My kids are the fourth generation of my family to live on our ranch. My grandparents still own and collect rent on the majority of the land, and my parents operate as the CEOs and decision makers. That leaves my husband and I to be the laborers and general managers.
For now, we’re not in the leadership position on the ranch, and that’s OK. We are grateful for the opportunity to be in the business and trade resources for our youthful energy and ability to work hard and long hours on the ranch. Down the road, we hope the transition will be seamless, but it certainly doesn’t come without its own set of challenges.
A journalist by trade, I’m probably the most inquisitive of the family members on the ranch. I’m accustomed to asking tough questions and finding answers to the who, what, where, when and whys of the stories I write. Yet, when I apply this strategy to determining a game plan for the future of the ranch, sometimes it doesn’t translate as well in more difficult discussions.
That’s where a coach could come in. A professional outside party could provide much-needed support in the family business. SKM Associates, an advisor to entrepreneurial companies, lists five benefits for relying on a coach to bring clarity to issues, unbiased advice and an outside perspective:
1. Unbiased input
According to SKM Associates, “A coach can act as the unbiased mediator between family members as well as offer unbiased reviews of business issues.”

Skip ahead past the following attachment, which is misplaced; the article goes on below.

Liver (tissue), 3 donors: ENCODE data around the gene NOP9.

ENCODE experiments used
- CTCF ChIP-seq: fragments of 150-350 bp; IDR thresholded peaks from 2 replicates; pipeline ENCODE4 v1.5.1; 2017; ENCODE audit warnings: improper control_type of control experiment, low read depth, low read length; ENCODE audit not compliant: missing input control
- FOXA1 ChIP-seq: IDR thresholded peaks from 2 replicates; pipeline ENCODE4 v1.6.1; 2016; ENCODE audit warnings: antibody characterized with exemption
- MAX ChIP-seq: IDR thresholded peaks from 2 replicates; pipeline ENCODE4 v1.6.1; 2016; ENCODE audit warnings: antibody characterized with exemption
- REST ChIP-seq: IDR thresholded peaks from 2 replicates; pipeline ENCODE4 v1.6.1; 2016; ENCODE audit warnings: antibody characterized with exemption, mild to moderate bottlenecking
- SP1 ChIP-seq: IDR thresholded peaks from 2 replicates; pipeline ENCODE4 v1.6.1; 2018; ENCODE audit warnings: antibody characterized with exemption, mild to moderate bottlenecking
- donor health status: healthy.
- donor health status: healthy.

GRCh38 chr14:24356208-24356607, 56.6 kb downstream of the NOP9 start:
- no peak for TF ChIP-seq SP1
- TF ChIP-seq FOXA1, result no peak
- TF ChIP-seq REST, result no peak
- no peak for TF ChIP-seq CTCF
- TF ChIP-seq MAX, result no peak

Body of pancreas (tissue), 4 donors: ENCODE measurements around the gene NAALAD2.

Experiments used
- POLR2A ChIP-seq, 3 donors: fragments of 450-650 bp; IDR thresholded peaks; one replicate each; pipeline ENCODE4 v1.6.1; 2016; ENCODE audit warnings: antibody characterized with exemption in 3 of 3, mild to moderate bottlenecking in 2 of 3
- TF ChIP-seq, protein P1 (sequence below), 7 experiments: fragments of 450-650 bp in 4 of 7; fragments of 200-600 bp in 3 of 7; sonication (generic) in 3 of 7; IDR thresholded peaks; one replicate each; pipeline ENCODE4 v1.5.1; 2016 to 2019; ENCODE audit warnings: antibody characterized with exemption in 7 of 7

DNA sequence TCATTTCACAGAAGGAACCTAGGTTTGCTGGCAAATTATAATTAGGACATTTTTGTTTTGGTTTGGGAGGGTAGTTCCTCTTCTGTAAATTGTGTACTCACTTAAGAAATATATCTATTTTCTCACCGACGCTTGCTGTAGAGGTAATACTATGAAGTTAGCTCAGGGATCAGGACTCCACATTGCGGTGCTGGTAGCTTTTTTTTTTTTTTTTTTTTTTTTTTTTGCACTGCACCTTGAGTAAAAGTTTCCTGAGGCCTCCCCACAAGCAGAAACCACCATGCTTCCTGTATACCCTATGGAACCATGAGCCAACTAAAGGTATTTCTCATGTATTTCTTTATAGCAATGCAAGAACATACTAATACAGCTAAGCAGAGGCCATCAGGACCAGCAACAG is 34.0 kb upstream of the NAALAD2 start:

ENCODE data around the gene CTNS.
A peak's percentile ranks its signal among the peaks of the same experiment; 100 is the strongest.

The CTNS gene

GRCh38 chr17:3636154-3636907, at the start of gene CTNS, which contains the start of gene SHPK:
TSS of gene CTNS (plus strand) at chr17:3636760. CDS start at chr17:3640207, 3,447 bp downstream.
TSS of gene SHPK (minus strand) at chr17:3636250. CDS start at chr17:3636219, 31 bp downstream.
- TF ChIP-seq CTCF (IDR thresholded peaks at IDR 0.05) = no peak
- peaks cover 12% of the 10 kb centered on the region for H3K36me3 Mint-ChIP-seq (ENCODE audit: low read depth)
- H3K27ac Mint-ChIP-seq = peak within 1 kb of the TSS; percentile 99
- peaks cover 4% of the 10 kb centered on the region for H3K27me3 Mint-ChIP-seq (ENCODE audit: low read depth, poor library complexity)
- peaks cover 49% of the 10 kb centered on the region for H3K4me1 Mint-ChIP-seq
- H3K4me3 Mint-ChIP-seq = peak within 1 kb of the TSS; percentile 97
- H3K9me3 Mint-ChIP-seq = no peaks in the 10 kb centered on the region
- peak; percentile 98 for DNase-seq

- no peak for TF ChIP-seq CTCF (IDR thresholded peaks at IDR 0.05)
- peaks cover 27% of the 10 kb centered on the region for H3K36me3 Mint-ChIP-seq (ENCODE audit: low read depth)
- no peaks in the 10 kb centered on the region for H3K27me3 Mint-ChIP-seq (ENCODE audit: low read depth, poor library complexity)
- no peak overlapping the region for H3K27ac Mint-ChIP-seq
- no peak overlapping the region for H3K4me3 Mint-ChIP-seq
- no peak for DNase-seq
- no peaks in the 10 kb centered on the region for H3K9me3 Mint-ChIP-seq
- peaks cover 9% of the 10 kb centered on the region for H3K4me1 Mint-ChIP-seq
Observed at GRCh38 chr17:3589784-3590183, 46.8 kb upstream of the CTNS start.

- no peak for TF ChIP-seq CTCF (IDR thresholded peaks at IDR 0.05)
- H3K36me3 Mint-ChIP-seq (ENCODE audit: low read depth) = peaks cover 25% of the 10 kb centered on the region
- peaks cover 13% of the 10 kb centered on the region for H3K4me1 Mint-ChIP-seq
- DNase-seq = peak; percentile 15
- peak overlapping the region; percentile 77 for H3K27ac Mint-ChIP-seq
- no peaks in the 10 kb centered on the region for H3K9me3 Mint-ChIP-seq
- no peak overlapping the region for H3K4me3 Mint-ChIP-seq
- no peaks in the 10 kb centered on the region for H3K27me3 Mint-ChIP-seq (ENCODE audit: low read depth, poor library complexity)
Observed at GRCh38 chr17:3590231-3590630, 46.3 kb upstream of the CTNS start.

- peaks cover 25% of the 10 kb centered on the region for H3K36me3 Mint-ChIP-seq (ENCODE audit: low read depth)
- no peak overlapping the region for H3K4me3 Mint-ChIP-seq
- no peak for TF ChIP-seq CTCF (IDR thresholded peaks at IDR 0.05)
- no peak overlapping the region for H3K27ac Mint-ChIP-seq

2. Strategic insight
“A coach can ask tough questions and be a sounding board for family members to test new ideas, particularly with respect to ownership planning, management planning, and family governance,” suggests SKM Associates.
3. Giving voice
“A coach can be a safe outlet for both family and non-family employees in the business to discuss concerns or perceived inequities,” says SKM Associates. “Additionally, the coach can help provide both employees and family members the tools to help foster communication, particularly communication about delicate or difficult to discuss issues.”
4. Succession planning
“Senior family members do not always want to recognize their ultimate departure from the business and do not always admit they will one day need to transition the leadership,” says SKM Associates. “A coach can provide support to foster the dialogue and develop a plan to pass the baton to the next generation.”
5. Asking the difficult questions
“A coach can also help family members identify and articulate hidden issues – usually underlying, perhaps unspoken, issues that are emotional in nature yet critical and fundamental for the family to navigate and openly discuss in order to nurture trust within the family,” says SKM Associates.
Consider adding a consultant to your team of professionals who help guide your ranch. Every operation needs a good banker, lawyer, nutritionist and veterinarian, and a professional coach might be the perfect addition to guiding your family’s ranch toward its short- and long-term goals.
The opinions of Amanda Radke are not necessarily those of beefmagazine.com or Penton Agriculture.